Smith, Barry wrote: (02)
>> Finally, it is FOL that imposes limitations on mapping.
>> Assume that we have an experienced analyst that is reviewing
>> information that has been recorded in a subject map using subject
>> proxies. Due to their experience, they have reached a conclusion that
>> what appears to be two distinct individuals is actually one. A
>> conclusion that would result in merging proxies that represent the
>> purchaser of weaponized anthrax and a recent entry into the US.
>> They may not have an articulable basis for that conclusion and so FOL
>> is not going to be of any use. Should they simply not request merging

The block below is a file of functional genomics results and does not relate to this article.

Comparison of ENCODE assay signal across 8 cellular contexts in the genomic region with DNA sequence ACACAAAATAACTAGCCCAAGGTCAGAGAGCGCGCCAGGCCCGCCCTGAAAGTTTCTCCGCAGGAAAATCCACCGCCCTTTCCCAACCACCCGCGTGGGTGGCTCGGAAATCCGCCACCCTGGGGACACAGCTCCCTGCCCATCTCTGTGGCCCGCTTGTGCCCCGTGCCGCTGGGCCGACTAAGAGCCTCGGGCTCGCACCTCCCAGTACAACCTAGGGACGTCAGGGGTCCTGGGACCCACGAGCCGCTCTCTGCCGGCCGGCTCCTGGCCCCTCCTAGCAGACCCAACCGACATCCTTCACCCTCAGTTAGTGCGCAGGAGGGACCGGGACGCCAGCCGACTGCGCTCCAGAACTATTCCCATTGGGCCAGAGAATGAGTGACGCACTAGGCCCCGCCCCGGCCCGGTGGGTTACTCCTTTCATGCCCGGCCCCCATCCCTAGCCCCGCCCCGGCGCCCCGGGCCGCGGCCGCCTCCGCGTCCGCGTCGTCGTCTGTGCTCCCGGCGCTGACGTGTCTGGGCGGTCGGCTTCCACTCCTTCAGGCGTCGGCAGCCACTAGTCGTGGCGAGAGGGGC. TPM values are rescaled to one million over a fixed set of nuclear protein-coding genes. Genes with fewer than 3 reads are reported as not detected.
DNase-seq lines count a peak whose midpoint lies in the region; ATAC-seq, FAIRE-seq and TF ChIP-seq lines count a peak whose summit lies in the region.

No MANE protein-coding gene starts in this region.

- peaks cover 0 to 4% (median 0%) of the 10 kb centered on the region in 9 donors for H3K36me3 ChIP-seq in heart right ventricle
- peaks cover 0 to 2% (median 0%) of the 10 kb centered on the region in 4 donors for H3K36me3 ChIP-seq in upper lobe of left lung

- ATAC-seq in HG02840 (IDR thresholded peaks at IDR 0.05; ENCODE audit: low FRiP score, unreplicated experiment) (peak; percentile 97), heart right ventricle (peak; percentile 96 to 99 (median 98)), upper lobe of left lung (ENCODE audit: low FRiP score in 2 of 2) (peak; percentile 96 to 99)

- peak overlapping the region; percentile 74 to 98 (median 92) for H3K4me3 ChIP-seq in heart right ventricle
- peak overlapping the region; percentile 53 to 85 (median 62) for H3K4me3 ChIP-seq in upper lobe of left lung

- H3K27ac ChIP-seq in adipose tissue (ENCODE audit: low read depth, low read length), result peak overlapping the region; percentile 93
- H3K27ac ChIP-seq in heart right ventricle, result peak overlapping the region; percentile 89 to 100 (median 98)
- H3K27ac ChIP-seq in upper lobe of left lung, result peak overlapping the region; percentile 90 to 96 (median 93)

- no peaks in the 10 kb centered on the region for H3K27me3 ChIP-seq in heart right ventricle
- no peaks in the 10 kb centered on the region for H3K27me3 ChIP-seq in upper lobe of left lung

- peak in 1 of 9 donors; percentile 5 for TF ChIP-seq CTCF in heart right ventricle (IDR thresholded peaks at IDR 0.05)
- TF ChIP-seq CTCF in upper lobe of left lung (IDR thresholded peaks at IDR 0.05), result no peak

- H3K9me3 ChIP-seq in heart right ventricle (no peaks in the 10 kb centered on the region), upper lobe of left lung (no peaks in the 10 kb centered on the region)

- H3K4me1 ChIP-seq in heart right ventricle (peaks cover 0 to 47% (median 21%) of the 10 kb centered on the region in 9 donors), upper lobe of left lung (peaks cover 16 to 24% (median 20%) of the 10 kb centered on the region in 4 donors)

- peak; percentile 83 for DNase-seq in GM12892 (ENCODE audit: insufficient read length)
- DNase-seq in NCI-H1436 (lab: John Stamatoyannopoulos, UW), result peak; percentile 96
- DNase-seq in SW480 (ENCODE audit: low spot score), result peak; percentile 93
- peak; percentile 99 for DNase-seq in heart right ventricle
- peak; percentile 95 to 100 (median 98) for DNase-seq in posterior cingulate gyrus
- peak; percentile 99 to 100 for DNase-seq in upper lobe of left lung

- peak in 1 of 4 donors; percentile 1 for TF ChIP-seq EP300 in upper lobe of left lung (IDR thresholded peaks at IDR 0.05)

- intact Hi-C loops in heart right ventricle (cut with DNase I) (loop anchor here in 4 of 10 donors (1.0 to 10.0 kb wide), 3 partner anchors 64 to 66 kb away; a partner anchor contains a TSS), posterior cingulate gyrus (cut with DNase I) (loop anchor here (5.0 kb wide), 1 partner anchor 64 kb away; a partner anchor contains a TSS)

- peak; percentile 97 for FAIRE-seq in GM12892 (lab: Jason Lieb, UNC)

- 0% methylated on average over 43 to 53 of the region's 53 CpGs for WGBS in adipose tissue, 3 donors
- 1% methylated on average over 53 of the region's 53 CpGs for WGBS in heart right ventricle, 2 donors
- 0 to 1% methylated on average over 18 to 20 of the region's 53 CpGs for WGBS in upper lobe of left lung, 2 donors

>> the proxies on the basis of their judgment (assume the analyst is
>> also identified as a subject) since they have no way to express it in
>> Hardly, one has a merging rule that says Analyst X says proxy A and
>> proxy B represent the same subject. Utterly outside of FOL.
> Why is 'a = b' outside of FOL?
> BS (03)
The *analyst* and not an automated reasoning system using FOL is
entering 'a = b'. (04)
I think we need to distinguish between representation of a rule in FOL,
which is your case, versus a reasoning system using FOL. (05)
If there is no information articulated in the system on which to base an
FOL process, then it can't ever start. Yes? (06)
Hope you are having a great day! (07)
Chair, V1 - Text Processing: Office and Publishing Systems Interface
Co-Editor, ISO 13250, Topic Maps -- Reference Model
Member, Text Encoding Initiative Board of Directors, 2003-2005 (09)
Topic Maps: Human, not artificial, intelligence at work! (010)
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